More broadly, our results implicate that transcription factors are likely to serve additional functions after their initial roles in differentiation. This is already the case for the Th1 differentiation marker; T-bet, which is also known to be crucial for long-term memory in CD8+ T cells42,43 and maturation of NK cells44. More recently; STAT5, which has traditionally been associated with cytokine signalling and JAK kinases45, has now also been identified as a central regulator of naïve CD4+ T cell metabolism46. Furthermore, although the GATA proteins have restricted expression patterns to some extent their functions can be interchangeable. For example, GATA1, -2, and -4 can all activate the expression of GATA3 target genes IL-4 and IL-5 and repress IFNƴ in T cells47. Interestingly, GATA4 has previously been shown to become activated in the presence of the ATM and ATR, resulting in the induction of senescence and a senescence associated secretory phenotype in human fibroblasts48. These functional overlaps suggest that other GATA proteins may also be capable of influencing cell metabolism.

In summary, our data identify a role for GATA3 in response to DNA damage, revealing it as a key mediator of mitochondrial biogenesis and cell metabolism. Our findings extend the pleotropic nature of GATA3, demonstrating that more focus should be placed on investigating the role of other transcription factors in later stages of cell development to assess the full range of their abilities. Furthermore, the widespread expression of GATA3 in numerous cancers demonstrate the potential for GATA3-targeted manipulation for clinical interventions.

Methods

Blood sample collection and isolation

Ethics for blood collection were approved by the NRES Committee North East (REC reference: 16/NE/0073) and all donors provided written informed consent. Heparinized peripheral blood samples were taken from healthy volunteers, average age 41 years ±5. Healthy volunteers had not had an infection or immunisation within the last month, no known immunodeficiency, and had not received any other immunosuppressive medications within the last 6 months. Peripheral blood mononuclear cells (PBMCs) were isolated using Ficoll‐Paque (Amersham Biosciences).

Flow cytometric analysis and cell sorting

Flow cytometric analysis was performed on ~1 × 106 PBMCs per sample. Cells were incubated in the dark with the Zombie_NIR live/dead stain (1:1000, Biolegend) and the following antibodies: CD4 PE-CF594 (1:100, RPA-T4) from BD Biosciences, CCR4 PE (1:40, L291H4), CCR6 APC (1:40, G034E3), CXCR3 APC-cy7 (1:40, G025H7), CD45RA BV605 (1:100, HI100) and CD27 BV421 (1:400, O323) from BioLegend, for 15 min at room temperature. For intracellular staining, the following antibodies were used: GATA3 AF488 (1:20, 16E10A23), GATA3 BV421 (1:20, 16E10A23) and γH2AX AF488 (1:20, 2F3) from BioLegend, PGC1α (1:50, 3G6), pAMPK (1:50, Thr172, 40H9), p53 AF647 (1:50, 1C12) and p‐p53 AF647 (1:50, Ser15, 16G8) from Cell Signalling Technology, c-myc (1:50, 9E10) from Santa Cruz Biotechnology and goat anti‐rabbit IgG H&L Alexa Fluor 488 (1:1000, AF488) from Abcam.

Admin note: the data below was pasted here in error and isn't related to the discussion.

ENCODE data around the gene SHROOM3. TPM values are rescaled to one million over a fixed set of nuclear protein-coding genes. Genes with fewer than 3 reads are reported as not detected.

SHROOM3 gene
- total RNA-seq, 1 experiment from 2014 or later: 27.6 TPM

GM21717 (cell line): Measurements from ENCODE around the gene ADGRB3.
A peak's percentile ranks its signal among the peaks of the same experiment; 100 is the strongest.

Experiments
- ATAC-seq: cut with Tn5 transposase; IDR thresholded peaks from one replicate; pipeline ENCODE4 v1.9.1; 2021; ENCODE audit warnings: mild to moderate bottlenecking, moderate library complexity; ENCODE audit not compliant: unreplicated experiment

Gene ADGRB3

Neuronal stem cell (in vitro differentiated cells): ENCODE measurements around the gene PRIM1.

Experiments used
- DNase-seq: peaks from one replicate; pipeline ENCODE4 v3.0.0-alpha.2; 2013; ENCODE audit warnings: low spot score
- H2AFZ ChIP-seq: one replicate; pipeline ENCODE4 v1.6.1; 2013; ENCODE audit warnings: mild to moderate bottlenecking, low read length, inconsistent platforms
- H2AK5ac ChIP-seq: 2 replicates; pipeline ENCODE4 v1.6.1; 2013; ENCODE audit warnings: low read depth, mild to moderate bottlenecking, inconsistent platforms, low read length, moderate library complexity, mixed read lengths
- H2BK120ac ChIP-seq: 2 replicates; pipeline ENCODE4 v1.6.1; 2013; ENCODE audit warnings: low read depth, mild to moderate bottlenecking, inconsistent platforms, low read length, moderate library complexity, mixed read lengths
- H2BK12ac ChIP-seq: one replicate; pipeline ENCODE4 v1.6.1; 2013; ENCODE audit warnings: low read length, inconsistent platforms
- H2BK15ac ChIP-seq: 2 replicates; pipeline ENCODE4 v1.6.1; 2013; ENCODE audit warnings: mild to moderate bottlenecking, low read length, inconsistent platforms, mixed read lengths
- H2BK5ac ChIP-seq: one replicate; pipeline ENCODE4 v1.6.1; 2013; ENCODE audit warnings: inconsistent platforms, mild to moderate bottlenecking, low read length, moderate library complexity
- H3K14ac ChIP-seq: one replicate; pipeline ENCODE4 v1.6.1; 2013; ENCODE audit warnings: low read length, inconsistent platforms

Detection of GATA3, PGC1α, p53, γH2AX, pAMPK and p-p53 were carried out directly ex vivo. The Foxp3 Transcription Factor Staining Buffer Kit (Biolegend, 566349) was used for staining GATA3, p53, γH2AX, pAMPK and p-p53. Following surface staining PBMCs were incubated with the FOXP3 Fix/Perm buffer for 20 min in the dark at room temperature followed by incubation with the FOXP3 Perm buffer (10X) for 15 min in the dark at room temperature. Finally cells were incubated with the FOXP3 Perm buffer (10X) and appropriate amount of the antibody being used for 30 min in the dark and room temperature. The FIX & PERM® Cell Permeablilisation Kit (Life Technologies, GAS003) was used to enable intracellular staining of PGC1α. Immediately after surface staining, PBMCs were fixed with Reagent A for 15 min in the dark at room temperature. Next the cells were permeabilised with Reagent B plus 10% goat serum and recommended volume of primary intracellular antibody. Cells were incubated for 20 min in the dark at room temperature followed by a 20 min incubation with the secondary antibody.